It's just your brain making models, she told herself desperately, ignoring everyone else. The computer malfunctioned and you freaked. You heard static when the power went off, and you freaked more and made it into a hiss. But it wasn't real. It was just models in your brain.
"I think you'd better go home for the day," Ms. Godfrey said. "You look as if you could use some rest."
"I've got it figured out now," she said to Michael that night. "It must have been something to do with the UPS-the uninterruptible power supply. That's a kind of battery that keeps the computers going when the power goes out."
"Oh, right," said Michael, who knew very little about computers but would never admit it.
"That's what kept the computer going, but then somehow I managed to blow the whole system," Jenny said. "That knocked the power out, and all the rest of it was in my mind."
"You must have looked pretty funny holding that cord," Michael said.
They talked about what had happened to him and the others that afternoon. He and Dee and Audrey had gone postering together and had covered most of the area between Ramona and Anchor streets. They hadn't found anything.
Jenny told him what she'd told Dee and Audrey earlier. She was okay now. She'd slept all afternoon. Her mother had wanted to take her to the doctor, but Jenny had said no.
She was very proud of herself for realizing it had all been in her mind. She planned to stay calmer in the future.
"Well, that's good," Michael said. His voice sounded surprisingly weak for somebody whose theory had been confirmed. "Uh, Jenny-"
"Oh, nothing. See you tomorrow. Take care of yourself."
"You, too," Jenny said, a little startled. "Bye."
Michael stared at the cordless phone he'd just clicked off. Then he glanced uneasily at his bedroom window. He wondered if he should have told Jenny -but Jenny had enough to worry about.
Besides, there was no reason to do anything to tarnish his own brilliant theory. It was just battle fatigue, and he was as subject to it as anyone else.
Stress. Tension. In his own case combined with a rather nervous temperament. Michael had always claimed to be an unashamed coward.
That would account for the feeling he'd had all day of being watched. And there was nothing really moving outside that window. It was a second-floor apartment, after all.
Audrey stretched in her Christian Dior nightgown and deposited herself more haphazardly across the peach satin sheets. Even after forty-five minutes in the Jacuzzi her feet hurt. She was sure she was getting calluses.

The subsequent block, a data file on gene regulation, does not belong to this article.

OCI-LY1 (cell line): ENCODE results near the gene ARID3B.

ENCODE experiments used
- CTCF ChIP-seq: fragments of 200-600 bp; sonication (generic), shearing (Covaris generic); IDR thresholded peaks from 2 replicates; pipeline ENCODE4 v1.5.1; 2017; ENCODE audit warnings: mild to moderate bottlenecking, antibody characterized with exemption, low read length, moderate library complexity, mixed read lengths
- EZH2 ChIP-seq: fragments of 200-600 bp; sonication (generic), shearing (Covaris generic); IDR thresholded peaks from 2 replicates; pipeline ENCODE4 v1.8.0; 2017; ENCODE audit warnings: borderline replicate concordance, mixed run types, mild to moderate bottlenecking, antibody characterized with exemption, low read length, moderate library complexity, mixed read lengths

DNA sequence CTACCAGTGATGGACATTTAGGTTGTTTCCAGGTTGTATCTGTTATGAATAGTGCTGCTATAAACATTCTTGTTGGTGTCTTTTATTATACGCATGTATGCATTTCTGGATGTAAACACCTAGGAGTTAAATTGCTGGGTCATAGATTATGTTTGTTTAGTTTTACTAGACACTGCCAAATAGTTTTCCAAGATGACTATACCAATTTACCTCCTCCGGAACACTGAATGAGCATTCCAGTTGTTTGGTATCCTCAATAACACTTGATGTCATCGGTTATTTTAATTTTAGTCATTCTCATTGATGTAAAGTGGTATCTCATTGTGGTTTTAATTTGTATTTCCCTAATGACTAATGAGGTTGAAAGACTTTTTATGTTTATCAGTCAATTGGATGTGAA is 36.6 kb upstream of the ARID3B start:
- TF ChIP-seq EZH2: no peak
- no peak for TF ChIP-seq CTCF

Worse, she couldn't shake the strange sensation she'd had ever since this afternoon. It was the feeling Audrey usually had when entering a room-of eyes on her. Only these eyes today hadn't been admiring. They had been watchful-and malicious. She'd felt as if something were following her.
Probably just the remnants of yesterday's fright, There was nothing to worry about-she was safe at home. In bed.
Audrey stretched again and her mind wandered. Eyes... hmm. No eyes now. C'est okay. Va bine.
And dreamed, pleasantly. She was a cat. Not a repulsive scroungy cat like Jenny's, but an elegant Abyssinian. She was curled up with another cat, getting a cat-bath.
Audrey smiled responsively, ducking her head, exposing the nape of her neck to the seductive feeling. The other cat's tongue was rough but nice. It must be a big cat, though, she thought, half-waking. Maybe a tiger. Maybe-With a shriek Audrey bolted straight up in bed, She was awake-but she could swear the sensation had followed her out of the dream. She had felt a rough tongue licking her neck.
She clapped a hand to the back of her neck and felt the dampness there.
A strange, musky smell filled the room.
Audrey almost knocked the bedside lamp over getting it turned on. Then she stared around wildly, looking for the thing that had been in her bed.
Dee woke with a start. At least she thought she woke-but she couldn't move.
Someone was leaning over her.
The room was very dark. It shouldn't have been, because Dee liked to sleep with the window open, the curtains drawn back. Breathing fresh air, not the stale refrigerated stuff that came out of the air conditioner.
Tonight she must have forgotten to open the curtains. Dee couldn't tell because she couldn't move her head. She could only see what was directly above her-the figure.
It was a thick darkness against the thinner darkness of the room. It was a human shape, upside-down because it was leaning over from the headboard side.
Dee's heart was pounding like a trip-hammer. She could feel her lips draw back from her teeth savagely.
Then she realized something horrifying.